Religious Getting in on Buying Group Trend

Israel's religious are turning more and more to buying groups to offset home buying costs.

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Zalman Nelson,

Hareidi-religious men
Hareidi-religious men
Israel news photo

The trend toward forming buying groups for home construction projects is gaining popularity among Israel’s hareidi-religious public. The groups offer a practical solution for a quickly growing population that has relatively limited income.

One group in Modiin Elite, for example, is working on a 110 unit housing project in the city, according to The Marker. The 51 million shekel project calls for the construction of five buildings, each with 22 apartments that feature either three, four or five rooms.

For several years the move to buying groups has been picking up steam, fueled by the tremendous growth in the hareidi-religious community.  It is estimated that an additional 1,500 couples each month join the growing numbers of Israeli apartment seekers. According to leading rabbinical figures, 20,000 apartments are needed to satisfy the current demand.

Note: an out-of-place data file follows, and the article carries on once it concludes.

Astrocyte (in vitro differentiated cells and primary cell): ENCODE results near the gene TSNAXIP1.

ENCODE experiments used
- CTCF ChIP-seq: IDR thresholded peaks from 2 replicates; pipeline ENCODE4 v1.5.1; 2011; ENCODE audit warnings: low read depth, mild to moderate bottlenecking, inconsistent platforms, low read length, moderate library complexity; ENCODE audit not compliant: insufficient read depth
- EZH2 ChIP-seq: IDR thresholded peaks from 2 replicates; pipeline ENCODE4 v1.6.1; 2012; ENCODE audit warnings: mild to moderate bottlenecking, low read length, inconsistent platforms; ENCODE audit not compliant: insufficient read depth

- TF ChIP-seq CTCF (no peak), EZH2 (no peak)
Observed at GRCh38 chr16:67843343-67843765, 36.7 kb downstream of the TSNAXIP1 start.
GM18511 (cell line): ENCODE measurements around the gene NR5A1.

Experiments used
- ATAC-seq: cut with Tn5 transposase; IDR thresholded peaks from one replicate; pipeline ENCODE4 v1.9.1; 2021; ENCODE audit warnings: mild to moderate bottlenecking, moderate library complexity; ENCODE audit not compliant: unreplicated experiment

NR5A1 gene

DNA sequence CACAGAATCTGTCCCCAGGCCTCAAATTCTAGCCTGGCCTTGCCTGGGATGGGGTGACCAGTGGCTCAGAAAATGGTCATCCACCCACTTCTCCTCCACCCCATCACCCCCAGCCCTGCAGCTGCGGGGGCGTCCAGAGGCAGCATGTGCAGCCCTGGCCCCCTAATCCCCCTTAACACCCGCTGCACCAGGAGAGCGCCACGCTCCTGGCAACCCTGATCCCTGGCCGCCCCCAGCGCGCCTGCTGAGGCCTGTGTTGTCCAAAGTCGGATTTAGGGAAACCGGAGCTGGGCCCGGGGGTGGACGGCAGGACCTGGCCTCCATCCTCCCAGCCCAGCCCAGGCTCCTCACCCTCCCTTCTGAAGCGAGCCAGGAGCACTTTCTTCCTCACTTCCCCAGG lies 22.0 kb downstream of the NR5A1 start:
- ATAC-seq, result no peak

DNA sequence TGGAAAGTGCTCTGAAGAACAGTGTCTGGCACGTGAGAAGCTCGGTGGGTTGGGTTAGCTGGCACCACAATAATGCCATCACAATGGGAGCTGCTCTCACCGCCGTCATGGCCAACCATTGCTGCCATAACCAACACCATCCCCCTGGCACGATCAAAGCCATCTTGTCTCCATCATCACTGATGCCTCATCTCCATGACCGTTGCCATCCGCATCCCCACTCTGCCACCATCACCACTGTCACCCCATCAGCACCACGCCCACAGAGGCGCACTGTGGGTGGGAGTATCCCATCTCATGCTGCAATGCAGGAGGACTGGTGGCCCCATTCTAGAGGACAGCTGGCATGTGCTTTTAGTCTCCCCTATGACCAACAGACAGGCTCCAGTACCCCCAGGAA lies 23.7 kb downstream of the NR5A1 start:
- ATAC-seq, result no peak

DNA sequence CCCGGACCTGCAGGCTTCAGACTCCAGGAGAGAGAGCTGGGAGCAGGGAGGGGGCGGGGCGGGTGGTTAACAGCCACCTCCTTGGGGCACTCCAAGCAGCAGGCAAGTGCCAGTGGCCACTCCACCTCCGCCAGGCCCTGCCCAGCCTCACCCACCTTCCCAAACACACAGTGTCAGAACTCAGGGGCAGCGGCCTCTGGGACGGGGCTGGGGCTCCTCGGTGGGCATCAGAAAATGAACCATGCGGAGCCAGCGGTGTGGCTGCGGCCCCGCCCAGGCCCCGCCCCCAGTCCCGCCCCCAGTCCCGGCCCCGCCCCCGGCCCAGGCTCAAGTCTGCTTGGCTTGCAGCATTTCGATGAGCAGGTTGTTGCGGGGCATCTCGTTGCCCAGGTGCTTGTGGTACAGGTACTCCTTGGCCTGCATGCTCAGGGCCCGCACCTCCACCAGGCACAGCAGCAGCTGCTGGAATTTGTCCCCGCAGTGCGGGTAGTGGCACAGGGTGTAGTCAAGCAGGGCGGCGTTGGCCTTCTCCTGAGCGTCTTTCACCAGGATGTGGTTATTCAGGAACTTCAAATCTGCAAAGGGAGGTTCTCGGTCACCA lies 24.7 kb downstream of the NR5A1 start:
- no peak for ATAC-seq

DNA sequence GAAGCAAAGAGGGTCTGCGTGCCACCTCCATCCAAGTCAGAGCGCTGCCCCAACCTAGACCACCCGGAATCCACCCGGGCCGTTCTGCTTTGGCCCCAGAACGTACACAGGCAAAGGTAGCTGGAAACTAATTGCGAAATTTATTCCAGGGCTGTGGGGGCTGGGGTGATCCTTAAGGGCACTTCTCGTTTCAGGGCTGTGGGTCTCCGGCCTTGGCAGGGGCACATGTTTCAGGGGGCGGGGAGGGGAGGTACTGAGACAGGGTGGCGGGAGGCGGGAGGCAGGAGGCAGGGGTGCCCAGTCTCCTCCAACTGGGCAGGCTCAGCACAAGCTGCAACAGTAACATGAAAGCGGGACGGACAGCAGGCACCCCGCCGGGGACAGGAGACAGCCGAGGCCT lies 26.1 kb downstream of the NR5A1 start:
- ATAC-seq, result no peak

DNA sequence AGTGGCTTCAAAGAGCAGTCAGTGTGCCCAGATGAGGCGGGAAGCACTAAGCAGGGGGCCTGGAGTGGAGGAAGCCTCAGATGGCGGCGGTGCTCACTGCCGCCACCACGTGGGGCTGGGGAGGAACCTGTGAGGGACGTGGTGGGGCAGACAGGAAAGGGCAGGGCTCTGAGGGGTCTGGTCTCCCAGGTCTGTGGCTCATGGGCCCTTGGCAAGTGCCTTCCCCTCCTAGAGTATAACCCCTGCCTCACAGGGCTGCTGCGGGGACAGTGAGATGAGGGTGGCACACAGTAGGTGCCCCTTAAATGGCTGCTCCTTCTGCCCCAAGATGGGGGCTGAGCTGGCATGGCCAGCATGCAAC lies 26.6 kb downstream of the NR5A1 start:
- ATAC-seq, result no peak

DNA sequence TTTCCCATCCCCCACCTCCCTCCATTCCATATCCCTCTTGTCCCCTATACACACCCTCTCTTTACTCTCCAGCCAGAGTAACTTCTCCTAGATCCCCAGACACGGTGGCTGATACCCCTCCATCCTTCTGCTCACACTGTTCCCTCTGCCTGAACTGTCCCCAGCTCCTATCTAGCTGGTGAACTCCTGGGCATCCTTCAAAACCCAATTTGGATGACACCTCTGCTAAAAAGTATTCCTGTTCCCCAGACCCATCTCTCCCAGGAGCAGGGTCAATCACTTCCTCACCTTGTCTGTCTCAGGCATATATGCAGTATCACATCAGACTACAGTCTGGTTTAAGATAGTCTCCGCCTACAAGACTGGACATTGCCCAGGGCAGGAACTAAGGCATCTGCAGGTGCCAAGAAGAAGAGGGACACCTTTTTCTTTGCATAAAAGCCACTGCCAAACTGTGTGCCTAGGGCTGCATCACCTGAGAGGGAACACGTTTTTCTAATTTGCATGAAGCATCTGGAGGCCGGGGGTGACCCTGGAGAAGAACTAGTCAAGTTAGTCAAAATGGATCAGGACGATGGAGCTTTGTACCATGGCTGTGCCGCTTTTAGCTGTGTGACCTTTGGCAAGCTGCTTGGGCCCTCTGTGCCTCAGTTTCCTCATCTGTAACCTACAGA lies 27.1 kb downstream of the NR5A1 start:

As supply and demand pushes apartment prices ever higher, so has buying group popularity grown. To offset the rising costs, rabbinical figures have begun encouraging community members to form buying groups or join existing ones. Hareidi-religious families tend to have similar needs with regards to apartment spacing and design, making them an ideal population for such groups.

Most group members are young couples who rely on financial support from their parents and free loan societies (gemachs). Typical home loans can run from tens of thousands of shekels up to 200,000 shekels per couple. Typical apartment prices in the groups come out to 500,000 shekels for a three room apartment and 700,000 shekels for four rooms, prices far cheaper than those in equivalent non-religious areas.